The Waste Land Section I: "The Burial Of The Dead"

1918 words - 8 pages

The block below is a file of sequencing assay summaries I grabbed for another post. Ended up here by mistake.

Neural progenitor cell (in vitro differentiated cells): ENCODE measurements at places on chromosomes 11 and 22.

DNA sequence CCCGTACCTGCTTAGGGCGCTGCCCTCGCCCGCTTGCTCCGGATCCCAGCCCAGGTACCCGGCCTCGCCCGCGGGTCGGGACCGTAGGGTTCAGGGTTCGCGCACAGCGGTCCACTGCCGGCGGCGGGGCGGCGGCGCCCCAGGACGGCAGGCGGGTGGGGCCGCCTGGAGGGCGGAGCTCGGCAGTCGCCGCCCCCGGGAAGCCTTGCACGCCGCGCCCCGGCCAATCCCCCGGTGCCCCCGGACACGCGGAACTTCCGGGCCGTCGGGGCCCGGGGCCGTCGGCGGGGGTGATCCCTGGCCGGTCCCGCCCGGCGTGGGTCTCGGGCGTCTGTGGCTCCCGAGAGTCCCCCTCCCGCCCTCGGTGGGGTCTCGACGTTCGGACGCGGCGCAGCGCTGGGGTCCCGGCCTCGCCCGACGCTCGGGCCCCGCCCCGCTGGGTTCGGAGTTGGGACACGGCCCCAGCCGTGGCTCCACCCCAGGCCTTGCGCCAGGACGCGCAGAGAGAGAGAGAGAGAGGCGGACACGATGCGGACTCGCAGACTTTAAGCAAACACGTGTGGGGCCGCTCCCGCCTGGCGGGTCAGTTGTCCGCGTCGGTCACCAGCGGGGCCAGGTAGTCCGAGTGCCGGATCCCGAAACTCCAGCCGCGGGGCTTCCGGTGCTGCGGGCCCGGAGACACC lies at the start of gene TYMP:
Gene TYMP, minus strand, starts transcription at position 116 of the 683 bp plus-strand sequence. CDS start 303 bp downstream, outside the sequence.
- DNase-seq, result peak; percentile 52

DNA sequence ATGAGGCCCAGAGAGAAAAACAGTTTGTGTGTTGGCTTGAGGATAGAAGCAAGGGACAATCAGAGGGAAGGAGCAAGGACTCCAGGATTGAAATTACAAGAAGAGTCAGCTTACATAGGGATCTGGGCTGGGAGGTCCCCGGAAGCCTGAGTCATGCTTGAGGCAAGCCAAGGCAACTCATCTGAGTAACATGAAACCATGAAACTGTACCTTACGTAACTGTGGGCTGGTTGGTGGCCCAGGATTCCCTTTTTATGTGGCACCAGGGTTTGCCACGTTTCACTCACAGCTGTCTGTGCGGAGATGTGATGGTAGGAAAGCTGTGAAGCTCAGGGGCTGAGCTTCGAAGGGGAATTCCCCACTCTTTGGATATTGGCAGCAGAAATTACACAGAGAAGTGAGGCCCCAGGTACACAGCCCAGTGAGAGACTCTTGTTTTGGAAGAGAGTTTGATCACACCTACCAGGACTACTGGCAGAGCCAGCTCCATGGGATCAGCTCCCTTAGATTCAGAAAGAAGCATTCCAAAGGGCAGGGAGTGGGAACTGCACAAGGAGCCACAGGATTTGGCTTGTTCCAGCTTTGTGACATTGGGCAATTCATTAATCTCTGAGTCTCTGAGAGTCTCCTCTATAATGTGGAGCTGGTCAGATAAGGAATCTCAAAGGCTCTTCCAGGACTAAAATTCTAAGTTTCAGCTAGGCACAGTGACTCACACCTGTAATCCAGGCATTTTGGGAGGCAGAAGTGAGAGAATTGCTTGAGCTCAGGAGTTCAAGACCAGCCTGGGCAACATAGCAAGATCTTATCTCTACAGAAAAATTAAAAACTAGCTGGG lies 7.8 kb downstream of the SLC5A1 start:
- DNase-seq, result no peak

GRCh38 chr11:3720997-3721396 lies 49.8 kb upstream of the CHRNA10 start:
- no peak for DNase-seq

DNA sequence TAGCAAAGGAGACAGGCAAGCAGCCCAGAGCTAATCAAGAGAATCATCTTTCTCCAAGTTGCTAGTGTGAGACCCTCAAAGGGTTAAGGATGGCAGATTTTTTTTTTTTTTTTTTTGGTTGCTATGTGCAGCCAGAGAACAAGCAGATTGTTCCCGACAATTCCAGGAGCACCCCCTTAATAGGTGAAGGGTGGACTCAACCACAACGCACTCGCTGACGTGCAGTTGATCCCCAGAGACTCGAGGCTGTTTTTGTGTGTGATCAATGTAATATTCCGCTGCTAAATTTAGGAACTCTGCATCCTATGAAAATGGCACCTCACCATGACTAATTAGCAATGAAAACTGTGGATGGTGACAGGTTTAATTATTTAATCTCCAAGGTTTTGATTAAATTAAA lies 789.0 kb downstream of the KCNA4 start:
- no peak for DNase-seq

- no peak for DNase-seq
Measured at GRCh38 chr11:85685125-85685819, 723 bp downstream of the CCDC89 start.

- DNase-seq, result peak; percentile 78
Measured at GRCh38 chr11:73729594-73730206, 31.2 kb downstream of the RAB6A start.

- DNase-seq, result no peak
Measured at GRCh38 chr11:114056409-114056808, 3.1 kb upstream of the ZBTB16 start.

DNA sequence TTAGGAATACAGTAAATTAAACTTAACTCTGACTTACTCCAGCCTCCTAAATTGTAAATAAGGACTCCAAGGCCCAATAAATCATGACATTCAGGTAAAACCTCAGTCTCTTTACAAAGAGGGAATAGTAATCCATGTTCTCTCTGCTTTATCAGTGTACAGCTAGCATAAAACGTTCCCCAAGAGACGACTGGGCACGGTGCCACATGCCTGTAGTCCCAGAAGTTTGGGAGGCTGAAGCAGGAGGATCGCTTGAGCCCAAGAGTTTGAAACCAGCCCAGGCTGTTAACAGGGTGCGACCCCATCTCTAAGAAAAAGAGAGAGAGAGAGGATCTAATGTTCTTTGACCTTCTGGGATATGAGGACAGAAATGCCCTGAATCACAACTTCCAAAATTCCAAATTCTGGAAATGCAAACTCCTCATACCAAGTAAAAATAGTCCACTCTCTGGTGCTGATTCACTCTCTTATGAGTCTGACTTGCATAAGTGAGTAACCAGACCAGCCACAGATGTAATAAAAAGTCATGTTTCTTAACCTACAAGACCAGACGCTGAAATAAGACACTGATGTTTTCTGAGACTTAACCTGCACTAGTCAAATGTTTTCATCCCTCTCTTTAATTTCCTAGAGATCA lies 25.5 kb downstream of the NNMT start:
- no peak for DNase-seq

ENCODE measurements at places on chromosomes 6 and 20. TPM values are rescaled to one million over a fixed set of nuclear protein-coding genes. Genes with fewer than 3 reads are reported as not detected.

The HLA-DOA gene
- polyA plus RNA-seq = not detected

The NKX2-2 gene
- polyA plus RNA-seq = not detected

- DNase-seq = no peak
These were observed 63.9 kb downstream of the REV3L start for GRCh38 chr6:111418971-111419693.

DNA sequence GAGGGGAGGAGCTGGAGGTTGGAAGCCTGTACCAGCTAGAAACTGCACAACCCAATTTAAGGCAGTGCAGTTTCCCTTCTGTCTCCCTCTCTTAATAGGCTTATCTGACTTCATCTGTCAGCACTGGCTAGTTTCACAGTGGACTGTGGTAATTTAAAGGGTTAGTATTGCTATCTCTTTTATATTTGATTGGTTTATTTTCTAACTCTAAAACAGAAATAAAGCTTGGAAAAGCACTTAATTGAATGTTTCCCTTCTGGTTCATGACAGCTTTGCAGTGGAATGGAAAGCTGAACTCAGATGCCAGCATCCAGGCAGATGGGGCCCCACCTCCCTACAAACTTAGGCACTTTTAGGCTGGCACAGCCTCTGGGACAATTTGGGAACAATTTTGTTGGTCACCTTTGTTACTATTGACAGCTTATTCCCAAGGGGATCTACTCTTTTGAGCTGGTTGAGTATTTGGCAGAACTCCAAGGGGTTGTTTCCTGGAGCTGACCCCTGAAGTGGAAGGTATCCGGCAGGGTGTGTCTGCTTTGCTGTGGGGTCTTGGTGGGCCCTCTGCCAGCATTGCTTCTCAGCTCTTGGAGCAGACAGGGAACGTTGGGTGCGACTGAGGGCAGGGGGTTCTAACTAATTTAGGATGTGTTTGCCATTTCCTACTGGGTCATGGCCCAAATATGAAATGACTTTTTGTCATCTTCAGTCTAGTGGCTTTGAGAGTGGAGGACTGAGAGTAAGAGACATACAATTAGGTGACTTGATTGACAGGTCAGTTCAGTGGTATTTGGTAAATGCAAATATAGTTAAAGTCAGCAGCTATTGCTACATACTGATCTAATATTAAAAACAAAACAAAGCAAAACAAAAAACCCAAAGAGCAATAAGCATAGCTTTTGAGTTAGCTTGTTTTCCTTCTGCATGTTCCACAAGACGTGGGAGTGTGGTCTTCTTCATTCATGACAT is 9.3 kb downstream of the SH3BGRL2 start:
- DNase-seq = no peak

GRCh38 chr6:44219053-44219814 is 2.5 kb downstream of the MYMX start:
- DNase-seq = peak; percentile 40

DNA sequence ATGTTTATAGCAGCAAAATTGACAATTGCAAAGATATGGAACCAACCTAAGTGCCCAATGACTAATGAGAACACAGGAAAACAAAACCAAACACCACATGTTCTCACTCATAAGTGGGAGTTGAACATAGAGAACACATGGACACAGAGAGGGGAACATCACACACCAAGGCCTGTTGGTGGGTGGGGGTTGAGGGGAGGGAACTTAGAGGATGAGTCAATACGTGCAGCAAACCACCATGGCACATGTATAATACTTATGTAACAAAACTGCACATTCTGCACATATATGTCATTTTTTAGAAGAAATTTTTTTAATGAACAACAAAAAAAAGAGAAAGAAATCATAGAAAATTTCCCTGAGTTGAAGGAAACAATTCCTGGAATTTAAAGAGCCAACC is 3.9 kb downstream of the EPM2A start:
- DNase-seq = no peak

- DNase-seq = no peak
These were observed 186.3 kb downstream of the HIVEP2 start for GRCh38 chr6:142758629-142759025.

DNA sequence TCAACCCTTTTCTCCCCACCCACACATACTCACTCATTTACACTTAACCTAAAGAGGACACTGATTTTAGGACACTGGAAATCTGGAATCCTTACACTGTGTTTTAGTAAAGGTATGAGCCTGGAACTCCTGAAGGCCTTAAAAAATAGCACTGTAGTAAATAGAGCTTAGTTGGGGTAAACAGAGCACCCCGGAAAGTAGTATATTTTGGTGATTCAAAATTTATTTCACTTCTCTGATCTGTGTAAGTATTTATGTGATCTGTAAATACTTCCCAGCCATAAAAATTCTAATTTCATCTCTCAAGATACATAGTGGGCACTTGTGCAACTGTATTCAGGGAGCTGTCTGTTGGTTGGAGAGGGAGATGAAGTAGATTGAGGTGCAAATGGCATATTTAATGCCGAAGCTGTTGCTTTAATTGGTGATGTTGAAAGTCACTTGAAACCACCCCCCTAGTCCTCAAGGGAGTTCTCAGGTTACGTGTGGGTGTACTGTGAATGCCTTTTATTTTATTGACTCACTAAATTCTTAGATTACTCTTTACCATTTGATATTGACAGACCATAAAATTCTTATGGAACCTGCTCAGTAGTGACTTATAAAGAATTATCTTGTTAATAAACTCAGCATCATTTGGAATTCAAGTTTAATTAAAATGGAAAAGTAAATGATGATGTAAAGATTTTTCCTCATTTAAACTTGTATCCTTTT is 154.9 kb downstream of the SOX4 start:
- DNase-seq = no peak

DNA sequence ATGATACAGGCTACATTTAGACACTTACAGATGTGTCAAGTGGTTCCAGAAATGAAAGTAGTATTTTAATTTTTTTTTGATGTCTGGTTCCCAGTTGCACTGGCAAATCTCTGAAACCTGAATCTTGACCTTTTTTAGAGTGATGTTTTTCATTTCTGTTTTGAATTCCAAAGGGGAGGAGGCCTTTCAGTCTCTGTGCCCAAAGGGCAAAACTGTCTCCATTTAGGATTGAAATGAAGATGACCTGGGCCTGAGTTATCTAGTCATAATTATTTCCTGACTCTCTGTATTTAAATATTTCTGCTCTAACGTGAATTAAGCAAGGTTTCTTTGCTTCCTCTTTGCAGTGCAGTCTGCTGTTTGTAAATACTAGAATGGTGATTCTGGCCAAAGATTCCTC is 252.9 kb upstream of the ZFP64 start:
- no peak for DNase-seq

SummaryThe first section of The Waste Land takes its title from a line in the Anglican burial service. It is made up of four vignettes, each seemingly from the perspective of a different speaker. The first is an autobiographical snippet from the childhood of an aristocratic woman, in which she recalls sledding and claims that she is German, not Russian (this would be important if the woman is meant to be a member of the recently defeated Austrian imperial family). The woman mixes a meditation on the seasons with remarks on the barren state of her current existence ("I read, much of the night, and go south in the winter"). The second section is a prophetic, apocalyptic invitation to journey into a desert waste, where the speaker will show the reader "something different from either / Your shadow at morning striding behind you / Or your shadow at evening rising to meet you; / [He] will show you fear in a handful of dust" (Evelyn Waugh took the title for one of his best-known novels from these lines). The almost threatening prophetic tone is mixed with childhood reminiscences about a "hyacinth girl" and a nihilistic epiphany the speaker has after an encounter with her. These recollections are filtered through quotations from Wagner's operatic version of Tristan und Isolde, an Arthurian tale of adultery and loss. The third episode in this section describes an imaginative tarot reading, in which some of the cards Eliot includes in the reading are not part of an actual tarot deck. The final episode of the section is the most surreal. The speaker walks through a London populated by ghosts of the dead. He confronts a figure with whom he once fought in a battle that seems to conflate the clashes of World War I with the Punic Wars between Rome and Carthage (both futile and excessively destructive wars). The speaker asks the ghostly figure, Stetson, about the fate of a corpse planted in his garden. The episode concludes with a famous line from the preface to Baudelaire's Fleurs du Mal (an important collection of Symbolist poetry), accusing the reader of sharing in the poet's sins.FormLike "Prufrock," this section of The Waste Land can be seen as a modified dramatic monologue. The four speakers in this section are frantic in their need to speak, to find an audience, but they find themselves surrounded by dead people and thwarted by outside circumstances, like wars. Because the sections are so short and the situations so confusing, the effect is not one of an overwhelming impression of a single character; instead, the reader is left with the feeling of being trapped in a crowd, unable to find a familiar face.Also like "Prufrock," The Waste Land employs only partial rhyme schemes and short bursts of structure. These are meant to reference--but also rework-- the literary past, achieving simultaneously a stabilizing and a defamiliarizing effect. The world of The Waste Land has some parallels to an earlier time, but it cannot be approached in the same way. The...

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